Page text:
Margaret Glaspy: Devotion review – A muddled high-tech transition
Singer / Songwriter
Following on from her 2016 debut, Emotions and Math, and 2018 EP Born Yesterday, Margaret Glaspy changes pace with Devotion. Exhausted after a long tour, she turned to technology for succour, with the resulting record bringing mixed results.
She is an accomplished fiddler who emerged from the roots scene in Red Bluff, California, but her second record takes in a new-found interest in Ableton and Midi, and an obsession with the singular but expansive vision of the late fashion designer Alexander McQueen. But there are nods back to her foundation stones, such as the country-pop Without Him, with its bouncy basslines, and the minimalist but reverb-heavy You Amaze Me, which is reminiscent of some of Feist’s earlier work.
But when the enthusiasm for technology takes over, it makes the record seem disjointed; Killing What Keeps Us Alive is an up-tempo, stylish production, but becomes slick and syrupy, with anaemic robotic vocal filters, Young Love’s sloping, synth-guitar hybrid is a confusing departure, as is the scuzzed-up R&B of You’ve Got My Number, which foregrounds What’s the Point – a strange 1980s-industrial-influenced anthem about disappointment; “everyone’s got a home run, and you’re still on first” – but it disappointingly doesn’t bare any teeth. The driving drums on So Wrong It’s Right are interesting, but the vocal effects takes us somewhere less so, and Heartbreak takes us on a detour to trip-hop, a glossy cousin of Aim’s Good Disease from 2002’s Hinterland. There is a definite turn towards something more pop-driven, with Glaspy caught between many worlds, which pulls focus.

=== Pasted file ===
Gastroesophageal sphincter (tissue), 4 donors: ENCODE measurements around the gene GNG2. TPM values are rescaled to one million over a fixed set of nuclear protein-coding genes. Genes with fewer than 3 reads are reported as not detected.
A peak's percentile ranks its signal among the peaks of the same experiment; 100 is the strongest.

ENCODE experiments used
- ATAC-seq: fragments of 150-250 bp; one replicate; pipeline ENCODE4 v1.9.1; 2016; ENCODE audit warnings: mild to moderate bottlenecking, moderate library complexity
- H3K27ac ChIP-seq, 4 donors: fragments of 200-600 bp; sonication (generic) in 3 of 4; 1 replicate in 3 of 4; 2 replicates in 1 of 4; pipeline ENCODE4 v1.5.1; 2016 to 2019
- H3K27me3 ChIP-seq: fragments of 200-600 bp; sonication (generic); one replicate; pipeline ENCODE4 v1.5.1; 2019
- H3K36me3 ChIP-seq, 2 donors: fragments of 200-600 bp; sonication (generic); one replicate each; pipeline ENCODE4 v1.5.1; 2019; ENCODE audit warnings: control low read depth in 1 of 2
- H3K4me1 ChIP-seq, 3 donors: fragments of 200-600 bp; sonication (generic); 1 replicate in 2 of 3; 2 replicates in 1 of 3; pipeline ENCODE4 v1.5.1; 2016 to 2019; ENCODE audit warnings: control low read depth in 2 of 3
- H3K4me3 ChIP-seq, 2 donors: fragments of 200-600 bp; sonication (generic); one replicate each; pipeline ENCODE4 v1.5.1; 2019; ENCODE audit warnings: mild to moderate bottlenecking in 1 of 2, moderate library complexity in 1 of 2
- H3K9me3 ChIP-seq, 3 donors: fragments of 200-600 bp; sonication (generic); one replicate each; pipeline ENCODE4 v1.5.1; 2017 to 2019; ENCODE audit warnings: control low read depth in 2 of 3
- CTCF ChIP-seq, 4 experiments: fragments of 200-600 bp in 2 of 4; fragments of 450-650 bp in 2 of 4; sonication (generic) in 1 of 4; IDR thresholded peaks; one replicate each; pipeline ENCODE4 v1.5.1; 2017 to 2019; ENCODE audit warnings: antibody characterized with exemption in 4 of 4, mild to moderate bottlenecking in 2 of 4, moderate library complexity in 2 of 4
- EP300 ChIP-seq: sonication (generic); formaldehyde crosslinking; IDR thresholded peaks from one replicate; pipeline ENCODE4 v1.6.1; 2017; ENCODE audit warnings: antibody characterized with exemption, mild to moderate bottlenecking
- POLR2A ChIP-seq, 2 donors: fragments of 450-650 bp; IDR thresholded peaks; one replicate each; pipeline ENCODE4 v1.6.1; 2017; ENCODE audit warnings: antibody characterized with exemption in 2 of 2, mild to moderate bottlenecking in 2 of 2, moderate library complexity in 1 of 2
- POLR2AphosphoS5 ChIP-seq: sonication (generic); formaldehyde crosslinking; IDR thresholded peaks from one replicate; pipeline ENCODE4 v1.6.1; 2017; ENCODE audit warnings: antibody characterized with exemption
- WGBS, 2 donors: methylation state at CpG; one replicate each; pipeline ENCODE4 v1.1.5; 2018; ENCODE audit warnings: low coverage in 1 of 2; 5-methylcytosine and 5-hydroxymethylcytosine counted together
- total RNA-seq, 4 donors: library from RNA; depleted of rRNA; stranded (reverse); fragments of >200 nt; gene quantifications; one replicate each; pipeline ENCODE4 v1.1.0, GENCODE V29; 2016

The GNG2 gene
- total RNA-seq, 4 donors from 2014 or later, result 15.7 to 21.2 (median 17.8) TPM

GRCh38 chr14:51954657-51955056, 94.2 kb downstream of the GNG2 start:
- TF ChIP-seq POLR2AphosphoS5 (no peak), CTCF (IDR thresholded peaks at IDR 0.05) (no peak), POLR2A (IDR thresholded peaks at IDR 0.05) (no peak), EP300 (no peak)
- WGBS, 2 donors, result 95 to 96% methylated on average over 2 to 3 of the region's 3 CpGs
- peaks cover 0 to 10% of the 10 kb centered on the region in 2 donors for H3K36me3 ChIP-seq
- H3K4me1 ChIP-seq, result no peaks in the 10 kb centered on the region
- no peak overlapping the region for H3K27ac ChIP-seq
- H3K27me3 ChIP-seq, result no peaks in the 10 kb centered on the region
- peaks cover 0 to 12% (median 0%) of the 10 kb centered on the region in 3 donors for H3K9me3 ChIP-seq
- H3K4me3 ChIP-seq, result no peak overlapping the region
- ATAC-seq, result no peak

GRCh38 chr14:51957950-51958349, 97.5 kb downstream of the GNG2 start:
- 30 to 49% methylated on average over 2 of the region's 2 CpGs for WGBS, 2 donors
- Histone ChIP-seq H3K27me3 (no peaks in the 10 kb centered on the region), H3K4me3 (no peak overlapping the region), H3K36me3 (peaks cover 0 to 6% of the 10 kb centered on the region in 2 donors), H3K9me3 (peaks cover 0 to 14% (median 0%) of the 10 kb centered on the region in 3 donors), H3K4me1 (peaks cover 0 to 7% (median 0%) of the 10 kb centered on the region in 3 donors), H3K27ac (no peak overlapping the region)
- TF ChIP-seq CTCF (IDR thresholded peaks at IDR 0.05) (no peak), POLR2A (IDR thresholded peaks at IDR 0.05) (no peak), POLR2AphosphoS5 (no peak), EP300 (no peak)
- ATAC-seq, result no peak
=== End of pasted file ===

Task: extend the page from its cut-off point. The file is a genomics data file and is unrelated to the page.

Consequences is probably the highlight of the record, its careworn tone referencing the best of Rufus Wainwright, with its haunted piano and swirling sonic textures
She says the album is “not about being righteous or all-knowing, it’s about letting love in even when you don’t know what will happen. It’s about devoting your heart to someone or something”, and that sense comes through in the most pared-back songs, which tend to be the most interesting. Stay with Me brings us back to the bare essentials, with its affecting piano melody. Title song Devotion, with its easy pacing, sultry atmosphere, clear vocal and message about the freedom that comes from being honest. But Consequences is probably the highlight of the record, its careworn tone referencing the best of Rufus Wainwright, with its haunted piano and swirling sonic textures, textures that suggest a wave approaching, a transformative act. It is a masterful ending, and a perfect parting shot, with Glaspy letting us know where she has been and where she might be hoping to go. Devotion advocates for an artist in transition; a little muddled, with a lot of potential.